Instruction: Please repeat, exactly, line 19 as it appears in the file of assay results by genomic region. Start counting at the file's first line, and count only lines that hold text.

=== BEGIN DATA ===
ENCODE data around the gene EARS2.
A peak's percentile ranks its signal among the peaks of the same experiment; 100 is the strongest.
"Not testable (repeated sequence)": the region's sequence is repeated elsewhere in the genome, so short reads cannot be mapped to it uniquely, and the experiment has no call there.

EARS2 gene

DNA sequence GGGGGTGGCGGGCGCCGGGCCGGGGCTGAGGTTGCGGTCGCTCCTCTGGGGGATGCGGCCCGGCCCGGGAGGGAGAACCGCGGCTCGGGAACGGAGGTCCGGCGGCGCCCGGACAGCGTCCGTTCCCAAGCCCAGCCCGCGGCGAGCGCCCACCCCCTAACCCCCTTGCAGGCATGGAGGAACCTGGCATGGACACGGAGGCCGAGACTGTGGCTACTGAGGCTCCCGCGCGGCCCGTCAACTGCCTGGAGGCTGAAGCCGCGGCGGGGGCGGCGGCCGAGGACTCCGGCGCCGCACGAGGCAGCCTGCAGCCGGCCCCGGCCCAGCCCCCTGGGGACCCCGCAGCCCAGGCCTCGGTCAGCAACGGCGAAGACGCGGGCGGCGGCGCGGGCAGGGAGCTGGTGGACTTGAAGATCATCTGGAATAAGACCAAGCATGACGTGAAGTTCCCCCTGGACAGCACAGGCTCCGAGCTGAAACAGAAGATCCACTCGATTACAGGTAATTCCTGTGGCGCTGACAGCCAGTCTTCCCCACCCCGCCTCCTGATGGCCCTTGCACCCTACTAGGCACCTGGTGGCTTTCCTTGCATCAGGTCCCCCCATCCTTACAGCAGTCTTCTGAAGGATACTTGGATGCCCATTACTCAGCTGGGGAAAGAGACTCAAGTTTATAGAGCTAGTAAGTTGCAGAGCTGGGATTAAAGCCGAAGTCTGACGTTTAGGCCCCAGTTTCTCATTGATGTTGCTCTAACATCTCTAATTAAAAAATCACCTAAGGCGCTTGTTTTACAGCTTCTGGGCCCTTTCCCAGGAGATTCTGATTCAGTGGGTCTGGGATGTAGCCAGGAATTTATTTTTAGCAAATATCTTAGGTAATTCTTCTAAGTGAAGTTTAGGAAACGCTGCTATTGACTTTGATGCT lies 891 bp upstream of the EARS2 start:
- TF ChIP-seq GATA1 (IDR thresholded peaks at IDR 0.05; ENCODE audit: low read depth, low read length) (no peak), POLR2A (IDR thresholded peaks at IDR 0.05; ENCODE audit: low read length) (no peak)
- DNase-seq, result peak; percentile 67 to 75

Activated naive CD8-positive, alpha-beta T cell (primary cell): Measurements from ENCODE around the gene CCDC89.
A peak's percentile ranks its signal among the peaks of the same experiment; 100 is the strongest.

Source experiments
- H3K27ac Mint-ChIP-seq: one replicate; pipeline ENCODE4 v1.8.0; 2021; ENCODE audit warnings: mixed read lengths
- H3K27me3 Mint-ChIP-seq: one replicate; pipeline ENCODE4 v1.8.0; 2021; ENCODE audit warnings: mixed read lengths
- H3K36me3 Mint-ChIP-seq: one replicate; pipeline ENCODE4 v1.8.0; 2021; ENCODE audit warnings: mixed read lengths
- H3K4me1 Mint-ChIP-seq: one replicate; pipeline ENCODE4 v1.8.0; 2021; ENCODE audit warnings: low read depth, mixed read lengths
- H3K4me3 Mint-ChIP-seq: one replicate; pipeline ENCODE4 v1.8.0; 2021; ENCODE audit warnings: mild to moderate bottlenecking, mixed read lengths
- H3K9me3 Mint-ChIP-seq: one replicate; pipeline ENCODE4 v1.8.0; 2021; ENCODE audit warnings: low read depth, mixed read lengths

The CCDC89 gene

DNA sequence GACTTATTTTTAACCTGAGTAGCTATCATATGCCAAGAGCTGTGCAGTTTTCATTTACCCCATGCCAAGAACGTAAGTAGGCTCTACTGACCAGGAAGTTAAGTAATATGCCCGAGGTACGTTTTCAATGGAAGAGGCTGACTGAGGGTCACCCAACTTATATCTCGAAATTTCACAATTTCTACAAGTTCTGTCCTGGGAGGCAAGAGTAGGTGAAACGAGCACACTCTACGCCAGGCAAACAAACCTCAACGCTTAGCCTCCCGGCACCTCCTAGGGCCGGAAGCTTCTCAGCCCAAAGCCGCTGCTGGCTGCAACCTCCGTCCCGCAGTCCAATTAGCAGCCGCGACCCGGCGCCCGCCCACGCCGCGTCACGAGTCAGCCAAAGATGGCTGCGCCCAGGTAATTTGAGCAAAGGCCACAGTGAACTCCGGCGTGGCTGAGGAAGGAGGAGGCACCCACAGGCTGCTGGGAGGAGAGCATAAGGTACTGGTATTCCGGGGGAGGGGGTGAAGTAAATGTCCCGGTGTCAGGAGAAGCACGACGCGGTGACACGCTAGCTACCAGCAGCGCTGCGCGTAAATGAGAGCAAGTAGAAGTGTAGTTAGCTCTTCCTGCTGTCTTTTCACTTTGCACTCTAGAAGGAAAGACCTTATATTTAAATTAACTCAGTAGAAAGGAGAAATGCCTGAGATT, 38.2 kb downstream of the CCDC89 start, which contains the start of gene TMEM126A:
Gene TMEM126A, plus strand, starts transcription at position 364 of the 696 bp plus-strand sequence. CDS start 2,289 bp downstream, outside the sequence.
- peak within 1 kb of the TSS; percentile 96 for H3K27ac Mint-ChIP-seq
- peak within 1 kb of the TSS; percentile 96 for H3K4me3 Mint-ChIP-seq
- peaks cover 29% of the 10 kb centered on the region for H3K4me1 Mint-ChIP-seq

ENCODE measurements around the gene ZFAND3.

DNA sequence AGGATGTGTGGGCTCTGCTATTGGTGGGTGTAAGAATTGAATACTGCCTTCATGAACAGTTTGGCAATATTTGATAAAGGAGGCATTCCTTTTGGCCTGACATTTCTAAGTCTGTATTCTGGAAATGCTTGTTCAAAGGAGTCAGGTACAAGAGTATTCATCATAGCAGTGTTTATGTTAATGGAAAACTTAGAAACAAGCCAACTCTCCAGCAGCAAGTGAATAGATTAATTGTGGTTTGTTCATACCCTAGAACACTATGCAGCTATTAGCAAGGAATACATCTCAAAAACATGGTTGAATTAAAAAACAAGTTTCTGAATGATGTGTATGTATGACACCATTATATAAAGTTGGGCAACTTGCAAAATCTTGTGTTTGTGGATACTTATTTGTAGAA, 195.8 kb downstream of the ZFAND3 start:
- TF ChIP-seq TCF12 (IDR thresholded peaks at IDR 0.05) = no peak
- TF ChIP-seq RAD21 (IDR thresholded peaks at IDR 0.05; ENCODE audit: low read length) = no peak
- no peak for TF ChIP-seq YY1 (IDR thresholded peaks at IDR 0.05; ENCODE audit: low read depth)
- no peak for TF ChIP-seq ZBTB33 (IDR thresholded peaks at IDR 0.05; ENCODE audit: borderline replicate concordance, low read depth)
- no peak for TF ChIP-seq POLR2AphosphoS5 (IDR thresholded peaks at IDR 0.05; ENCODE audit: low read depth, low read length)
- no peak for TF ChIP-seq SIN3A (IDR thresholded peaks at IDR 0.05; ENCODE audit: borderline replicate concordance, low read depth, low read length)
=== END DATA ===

Gene TMEM126A, plus strand, starts transcription at position 364 of the 696 bp plus-strand sequence. CDS start 2,289 bp downstream, outside the sequence.